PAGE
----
Lessons from the past

Published 12:00 am Thursday, June 16, 2005

The hot humid weather of the last few days reminds me of a time when my cousin Wayne and I were children (many moons ago) and we had no air conditioner.

Believe me young folks, this is true! It is hard to imagine how we stood the heat as I sit in a comfortable cool room and write this. But the heat didn’t bother you quite as much when you didn’t sit in air-cooled rooms most of the day. I even remember summer days when we walked about ten miles to a lake where all of our friends gathered after chores were completed. Sometimes we rested at a friend’s home for a while before completing the trip but most of the time we walked the whole way at one pop. It probably wouldn’t be safe now to allow children to do this, but even if it was, I don’t think most children have the physical stamina to do it.

Some nights were so hot we were late going to bed and to sleep. Most nights we sat on the stoop in front of the house and talked. Sometimes we walked to a Dairy Queen that was around the corner and got milkshakes. Other times we got together with other youngsters in the neighborhood and walked for blocks and blocks talking and laughing.

I also remember sitting on my grandmother’s front porch after supper (southern for dinner). Everyone either sat on the porch or went walking back then. Those walking stopped to talk with those on the porch and all the children ran and played in the yard.

Back then everyone knew everyone else in the neighborhood and they all helped raise the children and solve each other’s problems. There were three old maid sisters who lived in our neighborhood. They each had their own talents and one showed about her sewing, one about her flower garden and one how to play the piano. A widow next door taught me how to tat and an aunt taught me to crochet. The widower across the street had hens and he took me with him to the hen house to help him gather eggs. That was the way he earned a little extra spending money. I learned so much from all of them. As they taught me their different talents, they also talked to me and I learned much about people and life. There isn’t much of that now. A great loss I think.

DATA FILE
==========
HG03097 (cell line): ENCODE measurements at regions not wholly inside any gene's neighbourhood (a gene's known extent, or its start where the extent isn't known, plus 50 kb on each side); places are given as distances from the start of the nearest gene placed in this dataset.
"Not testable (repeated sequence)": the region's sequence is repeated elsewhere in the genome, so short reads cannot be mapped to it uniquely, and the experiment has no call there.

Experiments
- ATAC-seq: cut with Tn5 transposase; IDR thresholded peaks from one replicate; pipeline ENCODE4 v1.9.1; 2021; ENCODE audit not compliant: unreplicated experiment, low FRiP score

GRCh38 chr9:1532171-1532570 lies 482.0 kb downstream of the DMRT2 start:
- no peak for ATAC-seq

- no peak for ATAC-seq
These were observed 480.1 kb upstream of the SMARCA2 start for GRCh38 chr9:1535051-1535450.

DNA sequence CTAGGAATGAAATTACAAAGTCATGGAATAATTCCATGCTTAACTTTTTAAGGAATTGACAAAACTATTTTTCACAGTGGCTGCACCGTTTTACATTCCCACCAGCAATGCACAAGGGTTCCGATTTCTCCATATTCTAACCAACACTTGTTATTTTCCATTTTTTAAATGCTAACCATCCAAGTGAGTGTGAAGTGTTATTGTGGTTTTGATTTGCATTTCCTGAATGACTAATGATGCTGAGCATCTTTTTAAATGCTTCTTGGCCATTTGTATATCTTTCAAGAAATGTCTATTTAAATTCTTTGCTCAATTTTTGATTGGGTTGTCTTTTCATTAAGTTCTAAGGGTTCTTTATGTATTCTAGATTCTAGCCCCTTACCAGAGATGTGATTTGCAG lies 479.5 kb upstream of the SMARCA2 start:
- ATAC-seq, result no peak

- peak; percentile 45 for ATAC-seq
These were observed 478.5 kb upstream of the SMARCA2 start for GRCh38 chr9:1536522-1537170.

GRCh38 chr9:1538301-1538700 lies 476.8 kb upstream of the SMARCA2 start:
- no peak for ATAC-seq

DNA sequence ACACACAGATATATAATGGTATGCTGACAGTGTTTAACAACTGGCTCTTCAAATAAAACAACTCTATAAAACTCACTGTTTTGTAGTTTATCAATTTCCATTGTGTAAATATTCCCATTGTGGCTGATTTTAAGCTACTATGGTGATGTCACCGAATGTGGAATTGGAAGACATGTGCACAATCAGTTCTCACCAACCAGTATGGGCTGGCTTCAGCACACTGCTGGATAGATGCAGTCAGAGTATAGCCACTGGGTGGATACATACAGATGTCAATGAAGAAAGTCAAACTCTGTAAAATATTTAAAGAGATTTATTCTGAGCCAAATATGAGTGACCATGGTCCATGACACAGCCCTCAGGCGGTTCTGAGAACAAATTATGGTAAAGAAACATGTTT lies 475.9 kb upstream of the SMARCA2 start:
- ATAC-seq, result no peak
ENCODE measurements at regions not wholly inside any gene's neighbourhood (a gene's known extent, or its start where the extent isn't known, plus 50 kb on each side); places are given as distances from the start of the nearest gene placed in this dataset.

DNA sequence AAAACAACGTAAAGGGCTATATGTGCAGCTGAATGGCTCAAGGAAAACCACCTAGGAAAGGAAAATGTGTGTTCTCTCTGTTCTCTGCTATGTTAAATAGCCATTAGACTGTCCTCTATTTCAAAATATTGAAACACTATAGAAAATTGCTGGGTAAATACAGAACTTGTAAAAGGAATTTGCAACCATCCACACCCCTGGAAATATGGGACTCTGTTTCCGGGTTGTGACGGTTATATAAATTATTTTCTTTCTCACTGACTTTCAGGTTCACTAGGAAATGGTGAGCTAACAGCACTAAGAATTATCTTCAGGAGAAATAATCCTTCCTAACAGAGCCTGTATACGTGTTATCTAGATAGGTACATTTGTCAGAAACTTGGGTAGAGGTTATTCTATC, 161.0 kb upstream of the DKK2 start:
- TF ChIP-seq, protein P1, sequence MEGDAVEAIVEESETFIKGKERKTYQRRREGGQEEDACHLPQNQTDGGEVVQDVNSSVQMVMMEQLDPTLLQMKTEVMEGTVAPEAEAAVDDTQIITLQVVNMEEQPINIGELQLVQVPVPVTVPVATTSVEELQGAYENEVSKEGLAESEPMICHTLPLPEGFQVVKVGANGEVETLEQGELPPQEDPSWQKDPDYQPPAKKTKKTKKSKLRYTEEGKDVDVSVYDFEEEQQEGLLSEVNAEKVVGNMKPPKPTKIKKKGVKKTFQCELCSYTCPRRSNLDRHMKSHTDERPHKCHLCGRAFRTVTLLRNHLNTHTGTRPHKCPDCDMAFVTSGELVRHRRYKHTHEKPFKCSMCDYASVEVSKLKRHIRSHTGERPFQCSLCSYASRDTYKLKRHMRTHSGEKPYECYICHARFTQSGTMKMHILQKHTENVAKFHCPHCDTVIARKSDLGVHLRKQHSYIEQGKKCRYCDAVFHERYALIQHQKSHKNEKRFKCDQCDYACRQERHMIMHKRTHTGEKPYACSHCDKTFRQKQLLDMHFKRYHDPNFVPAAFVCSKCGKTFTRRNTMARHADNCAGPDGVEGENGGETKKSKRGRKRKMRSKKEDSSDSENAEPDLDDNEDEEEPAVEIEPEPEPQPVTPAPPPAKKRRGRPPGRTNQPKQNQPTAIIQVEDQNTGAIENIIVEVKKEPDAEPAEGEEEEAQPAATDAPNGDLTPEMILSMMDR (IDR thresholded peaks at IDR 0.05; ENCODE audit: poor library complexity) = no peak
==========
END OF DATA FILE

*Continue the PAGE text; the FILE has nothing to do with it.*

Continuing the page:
It seems a shame that these customs have changed. It was a pleasant warm feeling to know everyone. Now you might know your neighbor but not spend as much time together or know each other well. I think children have lost the most.

Several years ago when I worked at the Commonwealth in Scotland Neck, I decided to go out one day and see if I could find any children playing in pools or sprinklers to take a picture for the paper. I probably don’t have to tell you there was not a child to be seen in the whole town. Most children now are playing on the computer or some electronic game or watching television. It cannot be as healthy for them mentally or physically. Maybe that is why the statistics say we have so many children overweight and unhealthy. It could also account for the violence and suicide rate. Many television programs and games are very violent and even the cartoons I see now depict violence in a much more graphic way then the old ones.

There is much good in the progress we have made in the years since then, but our lifestyles could be improved with a look at the past.